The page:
Join Anne-Marie Concepción for an in-depth discussion in this video Making stories editable for InCopy from InDesign, part of InCopy CS4 and InDesign CS4 Workflow Essential Training.
Making stories in an InDesign layout editable for the InCopy user is a job that only the InDesign user, the designer can do. Editors or InCopy users cannot force a story in a layout to be editable. So designers if you would like to follow along, open up the Sell_Sheet in your Chapter 2 Exercise folder or just open up any InDesign document. So here I have an InDesign layout that's just a normal layout. In order for the editors to be able to edit the text inside the stories, I need to export the frames to InCopy format. Now there are multiple ways to export a story to InCopy format. I'll start with the simplest way and then I'll move to ways that might be faster for you.
So the simplest way is to select a frame with the Selection tool and then go to the Edit menu and choose InCopy > Export > Selection. Now I skipped pass all these with assignment in the name, because these are only used in an assignment-based workflow and I cover assignment-based workflow in depth in a later chapter. Right now we are using just a plain layout-based workflow. So I choose Export > Selection and it's going to export the story to ICML or InCopy format. You want to save this story to the Project folder and if you remember the project folder is on our server. So here is the project folder and here is the InDesign document with the Incoming folder and the Links folder containing images and so on. If you are working with the exercise files and not on a server just save these stories into that same Chapter 2 folder.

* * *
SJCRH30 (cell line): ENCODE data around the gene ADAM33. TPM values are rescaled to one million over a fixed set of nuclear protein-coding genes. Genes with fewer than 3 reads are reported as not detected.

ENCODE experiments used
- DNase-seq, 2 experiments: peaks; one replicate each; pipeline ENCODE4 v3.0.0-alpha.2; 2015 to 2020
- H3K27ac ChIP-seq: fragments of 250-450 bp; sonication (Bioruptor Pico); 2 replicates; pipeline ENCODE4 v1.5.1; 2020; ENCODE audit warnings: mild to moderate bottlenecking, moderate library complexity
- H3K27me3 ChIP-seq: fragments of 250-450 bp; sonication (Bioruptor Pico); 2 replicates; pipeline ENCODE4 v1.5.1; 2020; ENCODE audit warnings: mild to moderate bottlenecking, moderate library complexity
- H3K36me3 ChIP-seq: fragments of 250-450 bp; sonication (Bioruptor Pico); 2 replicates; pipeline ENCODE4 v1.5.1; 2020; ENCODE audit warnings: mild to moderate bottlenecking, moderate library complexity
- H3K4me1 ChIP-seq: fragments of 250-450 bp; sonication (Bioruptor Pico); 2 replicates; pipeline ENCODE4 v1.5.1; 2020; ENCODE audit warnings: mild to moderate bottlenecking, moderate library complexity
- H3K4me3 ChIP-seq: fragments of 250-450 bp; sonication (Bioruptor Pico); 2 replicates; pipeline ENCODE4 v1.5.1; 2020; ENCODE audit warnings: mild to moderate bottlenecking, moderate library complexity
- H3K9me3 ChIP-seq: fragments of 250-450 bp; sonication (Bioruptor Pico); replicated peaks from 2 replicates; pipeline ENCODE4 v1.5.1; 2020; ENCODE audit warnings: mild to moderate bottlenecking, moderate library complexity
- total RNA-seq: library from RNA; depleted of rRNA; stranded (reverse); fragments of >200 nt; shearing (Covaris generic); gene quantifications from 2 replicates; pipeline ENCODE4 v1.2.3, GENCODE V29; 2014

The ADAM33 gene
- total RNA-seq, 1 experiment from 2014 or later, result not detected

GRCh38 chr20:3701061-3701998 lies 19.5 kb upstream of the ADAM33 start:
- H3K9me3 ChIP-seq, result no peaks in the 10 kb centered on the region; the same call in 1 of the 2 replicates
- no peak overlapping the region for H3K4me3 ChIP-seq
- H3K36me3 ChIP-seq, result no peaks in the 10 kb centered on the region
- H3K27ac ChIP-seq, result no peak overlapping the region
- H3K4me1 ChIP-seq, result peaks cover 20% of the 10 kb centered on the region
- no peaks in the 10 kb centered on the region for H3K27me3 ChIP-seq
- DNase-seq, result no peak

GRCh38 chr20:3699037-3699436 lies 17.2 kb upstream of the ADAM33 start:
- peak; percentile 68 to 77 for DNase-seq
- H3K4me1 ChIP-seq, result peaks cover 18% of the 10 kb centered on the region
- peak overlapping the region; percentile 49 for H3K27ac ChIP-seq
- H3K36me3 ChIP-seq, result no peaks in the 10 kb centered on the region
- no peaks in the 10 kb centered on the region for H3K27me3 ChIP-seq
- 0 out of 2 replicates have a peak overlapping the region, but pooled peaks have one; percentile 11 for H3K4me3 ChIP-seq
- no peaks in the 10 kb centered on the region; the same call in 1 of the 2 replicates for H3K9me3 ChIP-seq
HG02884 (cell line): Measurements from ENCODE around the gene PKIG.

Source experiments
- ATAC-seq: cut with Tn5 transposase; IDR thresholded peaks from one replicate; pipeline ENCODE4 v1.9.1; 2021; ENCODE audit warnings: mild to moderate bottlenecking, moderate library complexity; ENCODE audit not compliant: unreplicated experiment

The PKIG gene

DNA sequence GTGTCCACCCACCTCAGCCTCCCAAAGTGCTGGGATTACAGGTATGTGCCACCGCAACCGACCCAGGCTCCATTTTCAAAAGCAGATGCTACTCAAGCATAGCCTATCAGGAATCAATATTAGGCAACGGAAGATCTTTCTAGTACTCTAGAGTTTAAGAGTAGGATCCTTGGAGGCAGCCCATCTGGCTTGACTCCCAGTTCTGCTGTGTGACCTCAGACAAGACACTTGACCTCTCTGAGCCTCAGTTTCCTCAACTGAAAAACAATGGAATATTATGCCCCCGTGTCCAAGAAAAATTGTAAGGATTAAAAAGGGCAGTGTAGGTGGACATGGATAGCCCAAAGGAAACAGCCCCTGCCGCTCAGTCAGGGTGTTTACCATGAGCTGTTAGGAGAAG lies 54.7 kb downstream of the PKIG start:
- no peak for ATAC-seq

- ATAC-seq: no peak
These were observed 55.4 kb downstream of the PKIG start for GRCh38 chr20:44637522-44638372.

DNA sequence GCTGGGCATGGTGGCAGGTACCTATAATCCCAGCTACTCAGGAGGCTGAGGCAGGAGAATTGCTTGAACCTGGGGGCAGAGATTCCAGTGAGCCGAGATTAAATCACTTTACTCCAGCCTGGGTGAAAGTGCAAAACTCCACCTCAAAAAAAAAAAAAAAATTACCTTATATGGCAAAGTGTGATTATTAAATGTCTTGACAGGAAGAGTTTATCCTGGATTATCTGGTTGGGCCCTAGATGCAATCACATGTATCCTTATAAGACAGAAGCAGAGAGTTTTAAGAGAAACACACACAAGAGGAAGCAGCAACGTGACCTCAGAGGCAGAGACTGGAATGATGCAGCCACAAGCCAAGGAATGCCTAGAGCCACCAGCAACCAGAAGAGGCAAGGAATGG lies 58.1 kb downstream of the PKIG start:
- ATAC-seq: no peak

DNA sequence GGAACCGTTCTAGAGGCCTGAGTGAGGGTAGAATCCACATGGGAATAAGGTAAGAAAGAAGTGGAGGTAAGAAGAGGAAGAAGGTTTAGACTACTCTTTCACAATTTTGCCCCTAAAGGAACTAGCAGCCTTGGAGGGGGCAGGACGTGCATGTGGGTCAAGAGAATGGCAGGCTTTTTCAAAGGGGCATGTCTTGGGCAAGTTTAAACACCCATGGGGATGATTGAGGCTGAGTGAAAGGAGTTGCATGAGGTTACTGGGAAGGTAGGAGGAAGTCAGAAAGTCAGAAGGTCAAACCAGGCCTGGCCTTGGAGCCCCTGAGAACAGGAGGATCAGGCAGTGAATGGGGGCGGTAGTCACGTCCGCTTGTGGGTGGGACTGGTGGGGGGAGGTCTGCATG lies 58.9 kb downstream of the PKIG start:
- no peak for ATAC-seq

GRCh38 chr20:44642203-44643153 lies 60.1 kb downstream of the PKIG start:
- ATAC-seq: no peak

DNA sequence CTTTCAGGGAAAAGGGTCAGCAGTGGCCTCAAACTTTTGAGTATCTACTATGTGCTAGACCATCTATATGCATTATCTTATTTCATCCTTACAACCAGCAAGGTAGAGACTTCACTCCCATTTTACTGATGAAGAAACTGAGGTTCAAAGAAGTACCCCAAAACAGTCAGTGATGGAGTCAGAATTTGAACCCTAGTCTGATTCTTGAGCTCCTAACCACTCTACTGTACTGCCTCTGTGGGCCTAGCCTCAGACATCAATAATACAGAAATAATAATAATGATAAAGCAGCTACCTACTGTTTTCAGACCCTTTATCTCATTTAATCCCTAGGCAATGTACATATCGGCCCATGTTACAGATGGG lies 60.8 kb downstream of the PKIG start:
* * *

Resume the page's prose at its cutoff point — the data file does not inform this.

Now a couple of other things before we go ahead and click the Save button. First, notice the name of the file. By default InDesign puts in the name of the layouts as the name of the story and if you are exporting more than one story at once, because you can export a multiple selection of frames, it will go ahead and add characters to this base file name to distinguish them, so they don't all get the same file name. But just to keep things simple, I'm going to change this to Front because this is the front of the two page Sell_Sheet. The other thing is you want to save these stories to their own folder because ICML is the native InCopy format, which means they are completely openable and editable by the InCopy user, and especially when you get started InCopy users are often not familiar with it enough to know.
They are not supposed to open these files. They can, but they really shouldn't. They should be opening up the InDesign layout file or if you are using assignments, the assignment file and so I always recommend that you segregate these native InCopy files to their own folder. I'm going to make a new folder in my project folder and call it's stories. And then with that selected, I'm going to save this story into the stories folder. You will always get this dialog box whenever you export something to InCopy format, reminding you to save the InDesign document. If you click OK or you'll hit Return or Enter, you will notice that it will save it for you. So that's very nice of you, thank you very much InDesign.